Here's an example of what you're talking about: Chris Evans using a
   drinking straw to extend his D drone to C.

   [1]http://www.youtube.com/watch?v=OaYiveqihsc&feature=mfu_in_order&list
   =UL

   I wish Chris would put a few more videos up on youtube.  Nigel made him
   a lovely set of pipes, and, of course, he plays them very well.





   On Sun, May 8, 2011 at 2:49 AM, Julia Say <[2]julia....@nspipes.co.uk>
   wrote:

     On 8 May 2011, a.d.s wrote:
     >     More you
     >    get away from the keys of G and D, and play in A maj., C maj.,
     F maj.,
     >    B maj., the more keys are played with the thumb and little
     finger in
     >    succession; like playing the piano with one finger! .....Have
     we got to
     >    the key of C yet?
     Having played the guitar somewhere back in the dim and distant past,
     I have been
     very surprised that few pipers seem aware of the "circle of fifths"
     in chord
     sequences and it's relevance to keys we "can" play in using drones.
     I hold the
     personal position that if you're going to play without drones you're
     not a piper,
     you're a misdirected oboist, but I fully accept that others differ
     on this.
     Taking the drones as chords (a bit like saying "consider a cow as a
     perfect
     sphere", I know), they are set up primarily and historically for G -
     which could be
     said to be our "root" key.  In the circle of fifths, which partially
     goes:
     B - E - A - D - G - C - F - Bb - Eb
     etc - I've left out the ones with lots of flats and sharps and only
     considered
     major (Ionian?) scales - G has D one side (the sharp side) next to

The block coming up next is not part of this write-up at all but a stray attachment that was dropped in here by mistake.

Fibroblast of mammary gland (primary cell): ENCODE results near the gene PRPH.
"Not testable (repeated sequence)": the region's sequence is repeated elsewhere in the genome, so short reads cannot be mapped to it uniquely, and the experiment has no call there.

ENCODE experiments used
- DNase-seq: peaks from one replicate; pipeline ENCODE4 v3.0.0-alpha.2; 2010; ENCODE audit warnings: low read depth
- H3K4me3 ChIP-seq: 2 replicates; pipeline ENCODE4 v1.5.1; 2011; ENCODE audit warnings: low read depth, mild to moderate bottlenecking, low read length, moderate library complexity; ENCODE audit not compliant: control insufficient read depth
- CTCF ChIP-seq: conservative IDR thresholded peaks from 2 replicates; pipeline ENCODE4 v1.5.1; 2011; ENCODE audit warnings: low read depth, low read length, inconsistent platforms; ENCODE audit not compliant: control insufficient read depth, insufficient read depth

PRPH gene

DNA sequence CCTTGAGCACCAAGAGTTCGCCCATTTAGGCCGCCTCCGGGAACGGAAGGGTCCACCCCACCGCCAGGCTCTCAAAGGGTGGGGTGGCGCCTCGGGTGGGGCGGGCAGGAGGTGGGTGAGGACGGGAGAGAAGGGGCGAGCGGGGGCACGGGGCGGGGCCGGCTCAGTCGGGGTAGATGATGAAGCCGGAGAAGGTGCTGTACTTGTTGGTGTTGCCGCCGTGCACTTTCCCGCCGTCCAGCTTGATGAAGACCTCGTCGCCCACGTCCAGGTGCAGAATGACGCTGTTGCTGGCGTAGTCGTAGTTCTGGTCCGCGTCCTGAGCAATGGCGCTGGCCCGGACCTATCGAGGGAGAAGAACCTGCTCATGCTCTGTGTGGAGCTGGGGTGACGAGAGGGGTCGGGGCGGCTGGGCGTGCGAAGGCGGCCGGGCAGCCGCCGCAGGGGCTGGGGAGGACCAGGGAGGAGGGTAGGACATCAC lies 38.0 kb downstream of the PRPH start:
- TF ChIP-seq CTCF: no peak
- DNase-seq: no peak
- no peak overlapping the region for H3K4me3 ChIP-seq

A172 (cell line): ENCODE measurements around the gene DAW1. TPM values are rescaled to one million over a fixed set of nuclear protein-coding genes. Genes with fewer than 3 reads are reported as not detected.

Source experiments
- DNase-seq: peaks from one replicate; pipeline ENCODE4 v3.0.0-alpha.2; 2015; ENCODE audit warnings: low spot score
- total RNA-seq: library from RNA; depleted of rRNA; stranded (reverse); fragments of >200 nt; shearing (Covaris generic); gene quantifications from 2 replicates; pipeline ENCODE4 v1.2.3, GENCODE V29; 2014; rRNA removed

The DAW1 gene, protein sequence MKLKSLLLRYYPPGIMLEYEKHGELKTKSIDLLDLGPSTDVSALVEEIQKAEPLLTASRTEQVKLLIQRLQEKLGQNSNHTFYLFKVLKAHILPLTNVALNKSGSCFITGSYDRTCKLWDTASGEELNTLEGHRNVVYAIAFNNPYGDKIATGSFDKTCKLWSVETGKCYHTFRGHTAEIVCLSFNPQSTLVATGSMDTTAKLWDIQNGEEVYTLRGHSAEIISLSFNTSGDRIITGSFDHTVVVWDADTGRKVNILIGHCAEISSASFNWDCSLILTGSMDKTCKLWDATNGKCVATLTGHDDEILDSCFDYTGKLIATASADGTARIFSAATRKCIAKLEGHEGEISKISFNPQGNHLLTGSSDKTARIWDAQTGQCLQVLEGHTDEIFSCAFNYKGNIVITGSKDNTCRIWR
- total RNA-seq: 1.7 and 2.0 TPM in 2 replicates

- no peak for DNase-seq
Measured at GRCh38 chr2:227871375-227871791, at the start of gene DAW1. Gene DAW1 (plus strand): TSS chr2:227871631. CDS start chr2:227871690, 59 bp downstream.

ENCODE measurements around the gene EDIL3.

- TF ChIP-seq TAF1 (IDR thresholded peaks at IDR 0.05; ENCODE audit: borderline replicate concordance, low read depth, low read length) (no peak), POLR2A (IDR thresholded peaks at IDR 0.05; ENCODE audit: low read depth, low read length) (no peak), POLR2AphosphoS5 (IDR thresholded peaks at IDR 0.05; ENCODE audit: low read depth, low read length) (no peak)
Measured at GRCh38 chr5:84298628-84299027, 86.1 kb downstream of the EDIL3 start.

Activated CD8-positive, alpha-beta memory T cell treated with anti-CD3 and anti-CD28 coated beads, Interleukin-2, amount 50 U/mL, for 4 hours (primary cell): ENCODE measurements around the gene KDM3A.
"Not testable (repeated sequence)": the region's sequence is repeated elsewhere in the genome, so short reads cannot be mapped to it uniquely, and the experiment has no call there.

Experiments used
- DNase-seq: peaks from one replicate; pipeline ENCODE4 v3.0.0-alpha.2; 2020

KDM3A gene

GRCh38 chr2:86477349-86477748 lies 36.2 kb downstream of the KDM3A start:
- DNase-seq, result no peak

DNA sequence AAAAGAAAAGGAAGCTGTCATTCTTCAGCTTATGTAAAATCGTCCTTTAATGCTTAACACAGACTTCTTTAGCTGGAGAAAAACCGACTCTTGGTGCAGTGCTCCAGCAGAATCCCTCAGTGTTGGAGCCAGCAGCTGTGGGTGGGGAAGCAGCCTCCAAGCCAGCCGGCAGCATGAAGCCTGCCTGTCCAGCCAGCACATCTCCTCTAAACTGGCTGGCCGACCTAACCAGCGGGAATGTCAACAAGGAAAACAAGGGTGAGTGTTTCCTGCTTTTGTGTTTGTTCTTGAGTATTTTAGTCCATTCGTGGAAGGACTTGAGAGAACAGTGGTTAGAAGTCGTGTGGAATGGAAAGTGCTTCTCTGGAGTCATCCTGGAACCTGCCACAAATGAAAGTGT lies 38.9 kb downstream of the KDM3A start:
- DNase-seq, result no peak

it. We use D.
     Some of us can use A, also on the sharp side.
     But sitting there, right next to G, is C - so the drones are not
     being forced into
     unnatural contortions to get there in terms of temperament, nor
     should the tuning
     be. (Let's leave those issues to another discussion)
     It became obvious that Tom Clough used C for Bobby Shaftoe and the
     like. I could
     find an argument that F nat. would have been a more useful 7th key
     on a short
     chanter than d#, but that's not the way things went.
     Knowing that Pauline C and possibly others had drone extensions to
     assist with
     altering drones to "non-standard" keys, and Andy M has
     interchangeable drone parts
     to achieve something similar, I elected to make a five drone "F" set
     with two
     tuning beads on the A drone so I could reach C, and made an
     extension for the big D
     to drop it to C, which allows a 3 drone tuning of C - G - C, gives a
     phenomenal
     "ghostly 3rd" E when it's working properly, and allowed me to
     establish for myself
     that Clough's Bobby Shaftoe set was well worth the exploring.
     Yes you need F natural keys but they're both within the "compass" of
     the 7 key
     chanter so are not outlandish to handle, and yes it takes a bit more
     effort than G,
     but I think it sounds really good.
     My twopennorth
     Julia
     To get on or off this list see list information at
     [3]http://www.cs.dartmouth.edu/~wbc/lute-admin/index.html

   --

References

   1. http://www.youtube.com/watch?v=OaYiveqihsc&feature=mfu_in_order&list=UL
   2. mailto:julia....@nspipes.co.uk
   3. http://www.cs.dartmouth.edu/~wbc/lute-admin/index.html

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